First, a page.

float vertices[] = { -0.5f, -0.5f, -0.5f, 0.0f, 0.0f, 0.5f, -0.5f, -0.5f, 1.0f, 0.0f, 0.5f, 0.5f, -0.5f, 1.0f, 1.0f, 0.5f, 0.5f, -0.5f, 1.0f, 1.0f, -0.5f, 0.5f, -0.5f, 0.0f, 1.0f, -0.5f, -0.5f, -0.5f, 0.0f, 0.0f, -0.5f, -0.5f, 0.5f, 0.0f, 0.0f, 0.5f, -0.5f, 0.5f, 1.0f, 0.0f, 0.5f, 0.5f, 0.5f, 1.0f, 1.0f, 0.5f, 0.5f, 0.5f, 1.0f, 1.0f, -0.5f, 0.5f, 0.5f, 0.0f, 1.0f, -0.5f, -0.5f, 0.5f, 0.0f, 0.0f, -0.5f, 0.5f, 0.5f, 1.0f, 0.0f, -0.5f, 0.5f, -0.5f, 1.0f, 1.0f, -0.5f, -0.5f, -0.5f, 0.0f, 1.0f, -0.5f, -0.5f, -0.5f, 0.0f, 1.0f, -0.5f, -0.5f, 0.5f, 0.0f, 0.0f, -0.5f, 0.5f, 0.5f, 1.0f, 0.0f, 0.5f, 0.5f, 0.5f, 1.0f, 0.0f, 0.5f, 0.5f, -0.5f, 1.0f, 1.0f, 0.5f, -0.5f, -0.5f, 0.0f, 1.0f, 0.5f, -0.5f, -0.5f, 0.0f, 1.0f, 0.5f, -0.5f, 0.5f, 0.0f, 0.0f, 0.5f, 0.5f, 0.5f, 1.0f, 0.0f, -0.5f, -0.5f, -0.5f, 0.0f, 1.0f, 0.5f, -0.5f, -0.5f, 1.0f, 1.0f, 0.5f, -0.5f, 0.5f, 1.0f, 0.0f, 0.5f, -0.5f, 0.5f, 1.0f, 0.0f, -0.5f, -0.5f, 0.5f, 0.0f, 0.0f, -0.5f, -0.5f, -0.5f, 0.0f, 1.0f, -0.5f, 0.5f, -0.5f, 0.0f, 1.0f, 0.5f, 0.5f, -0.5f, 1.0f, 1.0f, 0.5f, 0.5f, 0.5f, 1.0f, 0.0f, 0.5f, 0.5f, 0.5f, 1.0f, 0.0f, -0.5f, 0.5f, 0.5f, 0.0f, 0.0f, -0.5f, 0.5f, -0.5f, 0.0f, 1.0f }; void ZjjOpenGLWidget::initializeGL() { ...... // coordinate glVertexAttribPointer(0, 3, GL_FLOAT, GL_FALSE, 5*sizeof(float), (void*)0); glEnableVertexAttribArray(0); // Texture coordinates glVertexAttribPointer(1, 2, GL_FLOAT, GL_FALSE, 5*sizeof(float), (void*)(3*sizeof(float))); glEnableVertexAttribArray(1); ...... } void ZjjOpenGLWidget::paintGL() { ...... switch (m_shape) { case Rect: { textureWall->bind(0); textureSmile->bind(1); // textureNose->bind(2); shaderProgram.setUniformValue("model", model); shaderProgram.setUniformValue("view", view); shaderProgram.setUniformValue("projection", projection); // glDrawElements(GL_TRIANGLES, 6, GL_UNSIGNED_INT, 0); glDrawArrays(GL_TRIANGLES, 0, 36); ...... }

The vertex shader is modified accordingly:

layout (location = 0) in vec3 aPos; layout (location = 1) in vec2 aTexCoord;

It's a bit like a cube, but it's strange. Some faces of the cube that should have been obscured are drawn on the other faces of the cube. This is because OpenGL draws your cube triangle by triangle, so even if there is something there before, it will cover the previous pixels. For this reason, some triangles will be drawn on top of others, although they should not have been covered.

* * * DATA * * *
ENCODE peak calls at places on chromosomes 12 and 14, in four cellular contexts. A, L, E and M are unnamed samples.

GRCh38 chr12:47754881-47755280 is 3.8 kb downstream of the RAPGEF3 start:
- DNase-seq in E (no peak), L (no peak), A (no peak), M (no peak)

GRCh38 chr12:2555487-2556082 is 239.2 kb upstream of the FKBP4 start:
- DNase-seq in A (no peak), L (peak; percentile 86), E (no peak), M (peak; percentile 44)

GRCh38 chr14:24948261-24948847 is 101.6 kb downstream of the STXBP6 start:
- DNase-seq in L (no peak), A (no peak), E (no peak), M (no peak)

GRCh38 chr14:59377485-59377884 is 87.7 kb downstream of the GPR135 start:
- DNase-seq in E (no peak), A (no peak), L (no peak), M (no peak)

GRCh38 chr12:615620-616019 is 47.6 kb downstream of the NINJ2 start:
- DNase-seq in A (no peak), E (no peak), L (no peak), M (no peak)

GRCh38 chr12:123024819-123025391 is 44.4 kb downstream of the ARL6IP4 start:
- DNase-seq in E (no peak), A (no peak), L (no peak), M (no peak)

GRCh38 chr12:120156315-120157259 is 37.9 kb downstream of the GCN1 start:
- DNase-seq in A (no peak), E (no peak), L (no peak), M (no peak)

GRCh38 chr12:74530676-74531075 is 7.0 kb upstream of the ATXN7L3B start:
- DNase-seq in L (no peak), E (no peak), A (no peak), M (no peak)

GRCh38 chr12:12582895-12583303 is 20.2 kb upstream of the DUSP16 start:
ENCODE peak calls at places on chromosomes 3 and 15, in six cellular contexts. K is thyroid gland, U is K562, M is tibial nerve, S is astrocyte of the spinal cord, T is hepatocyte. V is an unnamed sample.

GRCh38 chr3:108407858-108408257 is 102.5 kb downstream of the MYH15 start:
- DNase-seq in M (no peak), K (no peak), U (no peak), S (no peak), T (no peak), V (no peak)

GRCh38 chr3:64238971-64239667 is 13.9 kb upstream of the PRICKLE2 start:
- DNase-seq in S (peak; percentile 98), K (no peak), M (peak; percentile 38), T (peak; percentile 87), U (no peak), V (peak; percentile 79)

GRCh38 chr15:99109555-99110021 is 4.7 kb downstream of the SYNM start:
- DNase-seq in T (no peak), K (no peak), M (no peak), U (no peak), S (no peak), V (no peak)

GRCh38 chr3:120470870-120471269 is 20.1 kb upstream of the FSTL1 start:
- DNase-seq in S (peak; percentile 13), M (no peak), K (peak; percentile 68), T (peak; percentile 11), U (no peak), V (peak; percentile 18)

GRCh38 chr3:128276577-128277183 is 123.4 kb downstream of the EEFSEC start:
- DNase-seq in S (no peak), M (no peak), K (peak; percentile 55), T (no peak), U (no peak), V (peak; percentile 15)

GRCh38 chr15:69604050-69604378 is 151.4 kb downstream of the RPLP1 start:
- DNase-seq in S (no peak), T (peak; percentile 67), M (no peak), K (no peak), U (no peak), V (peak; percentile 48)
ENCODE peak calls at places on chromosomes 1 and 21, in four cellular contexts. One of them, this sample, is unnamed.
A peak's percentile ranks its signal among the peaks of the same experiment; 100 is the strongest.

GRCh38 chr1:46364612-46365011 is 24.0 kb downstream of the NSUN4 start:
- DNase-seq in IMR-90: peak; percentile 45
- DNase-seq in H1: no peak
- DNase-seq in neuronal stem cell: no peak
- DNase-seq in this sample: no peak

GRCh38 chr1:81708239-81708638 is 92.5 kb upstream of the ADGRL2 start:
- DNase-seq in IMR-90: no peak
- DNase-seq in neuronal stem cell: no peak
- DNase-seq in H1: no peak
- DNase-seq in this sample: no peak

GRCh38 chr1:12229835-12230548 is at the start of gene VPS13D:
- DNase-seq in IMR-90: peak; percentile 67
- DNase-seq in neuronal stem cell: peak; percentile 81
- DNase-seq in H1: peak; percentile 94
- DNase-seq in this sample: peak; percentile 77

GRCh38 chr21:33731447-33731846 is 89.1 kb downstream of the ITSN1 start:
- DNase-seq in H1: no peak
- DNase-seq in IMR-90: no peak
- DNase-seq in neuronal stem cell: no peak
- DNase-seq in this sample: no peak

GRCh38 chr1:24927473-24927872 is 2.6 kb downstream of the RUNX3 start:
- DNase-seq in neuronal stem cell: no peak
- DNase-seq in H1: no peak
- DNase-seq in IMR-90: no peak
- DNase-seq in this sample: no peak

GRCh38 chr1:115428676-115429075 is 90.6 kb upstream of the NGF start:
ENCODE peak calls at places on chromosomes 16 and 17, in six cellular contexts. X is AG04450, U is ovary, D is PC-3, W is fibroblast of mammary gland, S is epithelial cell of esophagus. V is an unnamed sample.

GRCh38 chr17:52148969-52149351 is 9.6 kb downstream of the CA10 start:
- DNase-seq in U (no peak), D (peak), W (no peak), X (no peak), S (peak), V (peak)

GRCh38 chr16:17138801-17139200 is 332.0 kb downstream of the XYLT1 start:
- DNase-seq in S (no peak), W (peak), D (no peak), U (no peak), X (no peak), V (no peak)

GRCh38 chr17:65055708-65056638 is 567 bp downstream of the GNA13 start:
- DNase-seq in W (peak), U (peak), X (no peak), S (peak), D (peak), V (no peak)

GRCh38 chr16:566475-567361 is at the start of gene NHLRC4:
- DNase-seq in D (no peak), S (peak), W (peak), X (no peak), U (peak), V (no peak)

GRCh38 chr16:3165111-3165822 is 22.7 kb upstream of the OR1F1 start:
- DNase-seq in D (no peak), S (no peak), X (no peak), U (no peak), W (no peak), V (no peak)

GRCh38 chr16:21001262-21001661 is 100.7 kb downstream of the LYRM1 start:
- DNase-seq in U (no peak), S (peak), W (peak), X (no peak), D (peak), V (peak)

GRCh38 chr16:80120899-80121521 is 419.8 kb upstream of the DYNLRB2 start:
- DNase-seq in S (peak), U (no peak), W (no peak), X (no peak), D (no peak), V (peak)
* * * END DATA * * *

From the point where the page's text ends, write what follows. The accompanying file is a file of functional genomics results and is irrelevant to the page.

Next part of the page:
- Z-buffer

OpenGL stores all its depth information in a Z-buffer, also known as the depth buffer. GLFW will automatically generate such a buffer for you (just as it also has a color buffer to store the color of the output image). The depth value is stored in each clip (as the Z value of the clip). When the clip wants to output its color, OpenGL will compare its depth value with the Z buffer. If the current clip is behind other clips, it will be discarded, otherwise it will be overwritten. This process is called depth testing, which is automatically completed by OpenGL.

However, if we want to make sure that OpenGL really performs depth testing, first we have to tell OpenGL that we want to enable depth testing; It is off by default. We can turn on the depth test through the glEnable function. The glEnable and glDisable functions allow us to enable or disable an OpenGL feature. This function remains enabled / disabled until another call is used to disable / enable it. Now, if we want to enable the depth test, we need to turn on GL_DEPTH_TEST:

glEnable(GL_DEPTH_TEST);

Because we use the depth test, we also want to clear the depth buffer before each rendering iteration (otherwise the depth information of the previous frame is still stored in the buffer). Just like clearing the color buffer, we can specify depth in the glClear function_ BUFFER_ Bit bit to clear the depth buffer:

glClear(GL_COLOR_BUFFER_BIT | GL_DEPTH_BUFFER_BIT);

- Draw more cubes

Now we want to display 10 cubes on the screen. Every cube looks the same. The difference is that they have different positions and rotation angles in the world. The graphic layout of the cube has been defined, so when rendering more objects, we don't need to change our buffer array and attribute array. The only thing we need to do is change the model matrix of each object to transform the cube into the world coordinate system.

First, let's define a displacement vector for each cube to specify its position in world space:

QVector<QVector3D> cubePositions = { QVector3D( 0.0f, 0.0f, 0.0f), QVector3D( 2.0f, 5.0f, -15.0f), QVector3D(-1.5f, -2.2f, -2.5f), QVector3D(-3.8f, -2.0f, -12.3f), QVector3D( 2.4f, -0.4f, -3.5f), QVector3D(-1.7f, 3.0f, -7.5f), QVector3D( 1.3f, -2.0f, -2.5f), QVector3D( 1.5f, 2.0f, -2.5f), QVector3D( 1.5f, 0.2f, -1.5f), QVector3D(-1.3f, 1.0f, -1.5f) };

Now, in the game loop, we call glDrawArrays 10 times, but this time before we render, we pass a different model matrix into the vertex shader each time. We will create a small loop in the game loop and render our objects 10 times with different model matrices. Note that we also added a little rotation to each box:

switch (m_shape) { case Rect: { textureWall->bind(0); textureSmile->bind(1); // textureNose->bind(2); shaderProgram.setUniformValue("view", view); shaderProgram.setUniformValue("projection", projection); foreach(auto item, cubePositions) { model.setToIdentity(); model.translate(item); model.rotate(time, 1.0f, 1.0f, 1.0f); shaderProgram.setUniformValue("model", model); glDrawArrays(GL_TRIANGLES, 0, 36); } break; }